Vic has now beaten Delta twice in less than the time it has taken bumbling Conservatives to go from one unvaxinated mask-less flight crew driver to a mess that has imperiled the whole nation .Its gong to be hard to see my parents and brother in Albury for a while now. Hopefully Albury will get in a Vic bubble sometime.

  9. In contrast to Melbourne, Sydney has its current international airport in town at least until 2026 when the second international airport at Badgerys Creek is commissioned, if all goes like planned. Road transport to this airport is well advanced. So stopping this project now, as Sunshine suggests, would entail huge losses.

    For reasons I don’t understand, Sydney has taken most overseas arrival since the outbreak of the pandemic.

    Quarantine facilities should be close to an airport and to a hospital that is capable of dealing with Covid patients.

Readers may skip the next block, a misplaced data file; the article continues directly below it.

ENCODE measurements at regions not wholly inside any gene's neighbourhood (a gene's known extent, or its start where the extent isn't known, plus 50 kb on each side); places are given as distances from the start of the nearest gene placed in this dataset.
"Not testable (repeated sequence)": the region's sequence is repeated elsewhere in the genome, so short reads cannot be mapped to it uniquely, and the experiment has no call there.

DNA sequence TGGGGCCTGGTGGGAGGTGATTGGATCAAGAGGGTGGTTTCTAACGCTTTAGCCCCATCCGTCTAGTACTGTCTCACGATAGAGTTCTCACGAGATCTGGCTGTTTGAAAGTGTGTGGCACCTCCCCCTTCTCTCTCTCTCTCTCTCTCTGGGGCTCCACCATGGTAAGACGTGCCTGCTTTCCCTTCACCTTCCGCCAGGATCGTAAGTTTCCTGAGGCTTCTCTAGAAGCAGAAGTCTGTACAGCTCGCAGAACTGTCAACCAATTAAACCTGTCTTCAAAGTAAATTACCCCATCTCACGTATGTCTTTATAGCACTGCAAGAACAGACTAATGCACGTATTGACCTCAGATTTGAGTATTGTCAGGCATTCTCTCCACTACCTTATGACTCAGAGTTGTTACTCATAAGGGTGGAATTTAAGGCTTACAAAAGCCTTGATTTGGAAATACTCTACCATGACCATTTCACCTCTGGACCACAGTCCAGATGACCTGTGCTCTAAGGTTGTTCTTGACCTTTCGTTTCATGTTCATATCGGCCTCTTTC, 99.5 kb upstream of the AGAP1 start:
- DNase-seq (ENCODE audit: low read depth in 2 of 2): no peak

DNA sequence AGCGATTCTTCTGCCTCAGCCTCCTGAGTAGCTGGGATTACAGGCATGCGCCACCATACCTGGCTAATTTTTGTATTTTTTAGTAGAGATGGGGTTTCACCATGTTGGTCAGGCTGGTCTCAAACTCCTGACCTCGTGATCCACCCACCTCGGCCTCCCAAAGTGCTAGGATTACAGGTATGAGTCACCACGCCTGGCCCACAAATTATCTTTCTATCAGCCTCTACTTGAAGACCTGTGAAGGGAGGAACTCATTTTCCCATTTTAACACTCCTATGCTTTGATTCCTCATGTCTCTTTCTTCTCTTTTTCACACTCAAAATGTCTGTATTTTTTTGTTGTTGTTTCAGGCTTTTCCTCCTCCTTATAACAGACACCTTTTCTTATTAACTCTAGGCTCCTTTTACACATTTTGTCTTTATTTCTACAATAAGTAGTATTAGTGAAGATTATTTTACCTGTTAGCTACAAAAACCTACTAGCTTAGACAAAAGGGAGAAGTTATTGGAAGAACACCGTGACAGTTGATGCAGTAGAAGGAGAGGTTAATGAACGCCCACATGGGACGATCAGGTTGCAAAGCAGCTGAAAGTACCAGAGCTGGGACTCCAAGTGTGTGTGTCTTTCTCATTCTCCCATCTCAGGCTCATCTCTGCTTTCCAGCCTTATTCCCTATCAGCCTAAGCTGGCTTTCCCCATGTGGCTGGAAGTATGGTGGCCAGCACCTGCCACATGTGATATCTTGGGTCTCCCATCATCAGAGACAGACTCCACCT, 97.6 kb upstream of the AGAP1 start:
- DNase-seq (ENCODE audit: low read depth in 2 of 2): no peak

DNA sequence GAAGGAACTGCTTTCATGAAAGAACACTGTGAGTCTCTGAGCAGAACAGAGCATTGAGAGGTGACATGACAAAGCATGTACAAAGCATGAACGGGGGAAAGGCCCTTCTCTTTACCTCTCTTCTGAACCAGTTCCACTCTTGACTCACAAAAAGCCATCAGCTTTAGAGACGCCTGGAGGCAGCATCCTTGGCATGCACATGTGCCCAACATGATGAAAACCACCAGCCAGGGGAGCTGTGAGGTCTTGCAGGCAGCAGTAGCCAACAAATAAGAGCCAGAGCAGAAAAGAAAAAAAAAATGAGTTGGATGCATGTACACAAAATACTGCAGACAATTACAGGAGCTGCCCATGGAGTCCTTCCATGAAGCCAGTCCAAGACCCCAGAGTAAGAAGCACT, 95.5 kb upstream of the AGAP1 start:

Since international air traffic is not expected to bounce back to the 2019 level for quite some time, Sydney Airport may have a spare runway – known as the Third Runway. Could one use this constructed peninsular that reaches into Botany Bay to build a quarantine facility with water views as well as opportunities to watch big and small aircraft departing and landing. Some kind of airtight enclosure would need to be built to allow travellers together with their luggage to move directly from the arrival lounge to the quarantine facility, reducing the risk of spreading the virus to drivers (Bondi, Hoxton Park and then all over the West and South West primarily). Moreover, there are two teaching hospitals within reach. The Prince of Wales Hospital in Randwick can be reached via a kind of city highway that is less blocked by traffic than others and the St Vincent Hospital is also in close proximity. Depending on how such a quarantine centre is designed, there is potentially an opportunity to regularly air the facility since this place is rather windy. With windows open, it would be very noisy at time, giving air travellers the opportunity to learn first hand about one negative externality they create when travelling by air because they can.